Most of the orphanage is run by a private British organization. However, the Welfare Centre is run by the Chinese government, and the contrast is obvious. In this building the children’s silence is deafening. Dead flies accumulating on sticky papers adorn infant cribs. Unhygienic potty chairs encroach on the sleeping area.

Tucked inside these abysmal surroundings was beautiful, chubby, baby Dao Dao. Wax filled her ears, filth covered her clothes, and her body reeked of sweat and urine but that precious baby girl was the only child I picked up that first day. Hugging her close, a familiar feeling wrapped itself around my heart, seeds of love for a child I had never met, began to blossom.

Life in the Welfare Centre is hard for both the children and the nannies. Three nannies work 24 hours a day, 7 days a week supervise twenty children – ages newborn through eight years. Children, each with varying degrees of disabilities, share two unventilated, foul-smelling, stimulus free, rooms.

Chinese childcare customs differ greatly from American practices. Rambunctious children are tied to potty chairs. Crib babies nurse from propped bottles. Outside play is a rarity, and because health care is costly, sick children die needlessly. During my stay, I focused on giving each individual child as much love and attention as possible.

Going into this trip, I knew it would be difficult, and I expected to suffer heartbreak. I did not, however, expect to fall in love. Though I tried to divide my time evenly among the children, Dao Dao quickly became my favorite. Within a few days, I could recognize her cry from down the hall.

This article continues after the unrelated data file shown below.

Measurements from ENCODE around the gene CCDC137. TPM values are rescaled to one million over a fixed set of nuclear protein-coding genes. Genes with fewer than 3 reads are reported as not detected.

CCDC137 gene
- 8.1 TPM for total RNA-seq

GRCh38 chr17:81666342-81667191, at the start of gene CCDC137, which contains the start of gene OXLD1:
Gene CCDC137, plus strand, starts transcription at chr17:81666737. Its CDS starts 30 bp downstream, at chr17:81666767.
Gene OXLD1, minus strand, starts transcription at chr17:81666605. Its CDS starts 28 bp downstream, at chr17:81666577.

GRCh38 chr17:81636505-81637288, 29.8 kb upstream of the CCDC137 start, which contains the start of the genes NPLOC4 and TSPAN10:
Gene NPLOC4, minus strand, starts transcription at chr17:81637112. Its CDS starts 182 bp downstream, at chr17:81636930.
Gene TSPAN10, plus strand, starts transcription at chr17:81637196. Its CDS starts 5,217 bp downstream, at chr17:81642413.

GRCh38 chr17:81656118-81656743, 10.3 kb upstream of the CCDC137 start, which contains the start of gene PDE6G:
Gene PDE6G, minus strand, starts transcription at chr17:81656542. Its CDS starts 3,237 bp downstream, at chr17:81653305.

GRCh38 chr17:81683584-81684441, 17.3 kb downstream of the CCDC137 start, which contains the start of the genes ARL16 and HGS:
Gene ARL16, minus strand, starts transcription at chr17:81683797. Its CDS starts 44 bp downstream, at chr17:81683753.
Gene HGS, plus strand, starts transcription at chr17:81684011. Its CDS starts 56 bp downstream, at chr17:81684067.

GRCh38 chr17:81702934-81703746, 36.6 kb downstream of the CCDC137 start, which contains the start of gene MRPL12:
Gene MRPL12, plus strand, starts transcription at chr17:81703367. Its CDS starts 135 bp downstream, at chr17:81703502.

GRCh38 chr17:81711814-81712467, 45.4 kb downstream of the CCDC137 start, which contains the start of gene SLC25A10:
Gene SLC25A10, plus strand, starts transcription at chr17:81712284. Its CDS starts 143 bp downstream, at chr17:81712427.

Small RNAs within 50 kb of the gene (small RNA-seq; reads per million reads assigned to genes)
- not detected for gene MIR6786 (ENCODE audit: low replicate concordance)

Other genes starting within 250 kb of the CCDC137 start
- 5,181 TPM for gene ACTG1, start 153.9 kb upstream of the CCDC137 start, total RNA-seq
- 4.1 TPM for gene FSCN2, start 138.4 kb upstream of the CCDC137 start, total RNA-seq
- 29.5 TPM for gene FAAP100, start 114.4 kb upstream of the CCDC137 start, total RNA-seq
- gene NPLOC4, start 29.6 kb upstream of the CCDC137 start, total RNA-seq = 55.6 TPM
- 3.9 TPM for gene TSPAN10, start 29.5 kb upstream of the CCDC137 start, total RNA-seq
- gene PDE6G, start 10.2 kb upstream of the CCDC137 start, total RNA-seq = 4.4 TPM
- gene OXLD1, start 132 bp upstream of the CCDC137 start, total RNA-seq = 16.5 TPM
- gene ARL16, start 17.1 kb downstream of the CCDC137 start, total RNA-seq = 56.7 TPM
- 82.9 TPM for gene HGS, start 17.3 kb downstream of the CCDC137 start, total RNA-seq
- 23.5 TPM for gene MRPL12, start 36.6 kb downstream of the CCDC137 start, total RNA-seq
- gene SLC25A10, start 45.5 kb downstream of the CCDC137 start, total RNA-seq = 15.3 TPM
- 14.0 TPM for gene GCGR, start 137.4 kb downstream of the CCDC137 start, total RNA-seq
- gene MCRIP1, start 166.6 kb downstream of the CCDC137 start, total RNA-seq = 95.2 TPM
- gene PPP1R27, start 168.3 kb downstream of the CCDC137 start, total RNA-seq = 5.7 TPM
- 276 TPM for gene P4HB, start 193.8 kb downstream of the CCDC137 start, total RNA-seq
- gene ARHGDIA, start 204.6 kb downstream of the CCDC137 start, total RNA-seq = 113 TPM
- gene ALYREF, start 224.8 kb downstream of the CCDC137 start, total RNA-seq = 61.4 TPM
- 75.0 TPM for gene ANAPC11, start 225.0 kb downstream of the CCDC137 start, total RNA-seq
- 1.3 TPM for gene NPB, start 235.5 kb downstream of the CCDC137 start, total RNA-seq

Whisking into the room, scooping her from the confines of her crib, I would cuddle her until someone else demanded my attention. Dao Dao was always my first hello and my last goodbye of the day. She often rewarded my efforts with a toothless, chubby cheeked, grin.

Also capturing my heart was a little boy whose name no one seemed to know. “Him Him” became his nickname. On my second day at the Welfare Centre I spotted Him Him lying helplessly in his crib. He looked to be about 18 months old, but his crippled legs prevented him from walking, or even sitting. A mysterious illness caused him such discomfort that he refused any nourishment other than insignificant amounts of water from a medicine dropper.

Every day I walked him outside in the sunshine. He watched me with his solemn brown eyes as I sang songs and whispered words of love in his soft little ears. On our last day at the orphanage, Him Him’s condition degraded to the point that I knew his time was short. The orphanage nurse confirmed my suspicions. There was nothing left to do but make sure his last day on earth was not spent alone.

Later that afternoon, nestled peacefully in the comfort of my arms, Him Him slipped away. At that moment, my thoughts drifted to another baby. The scar of losing my own son ripped open, and convulsing sobs shook my body. As my tears drenched Him Him’s tranquil face I mourned for him just as I had mourned for my very own newborn son eighteen years ago. My mind registered relief that Him Him no longer suffered, mingled with anger and frustration over his senseless and preventable death.

The joy of realizing a dream one never thought possible, could easily be diminished by the sad realities of life in a Chinese orphanage. Instead, I choose to focus on the positive. For two weeks I was granted the rare opportunity to make a difference in the lives of discarded children.

My hope is that those moments will linger on in the subconscious memories of each child I touched; that somehow they can cling to the knowledge that someone cared enough to leave her hectic but comfortable world and live briefly in theirs.

Until Next Time,
Becky J Miller
“Warrior Princess”


Becky J Miller is a contributor and is exclusive to SM Corridor News. You can read more of Becky’s columns in Lifestyle.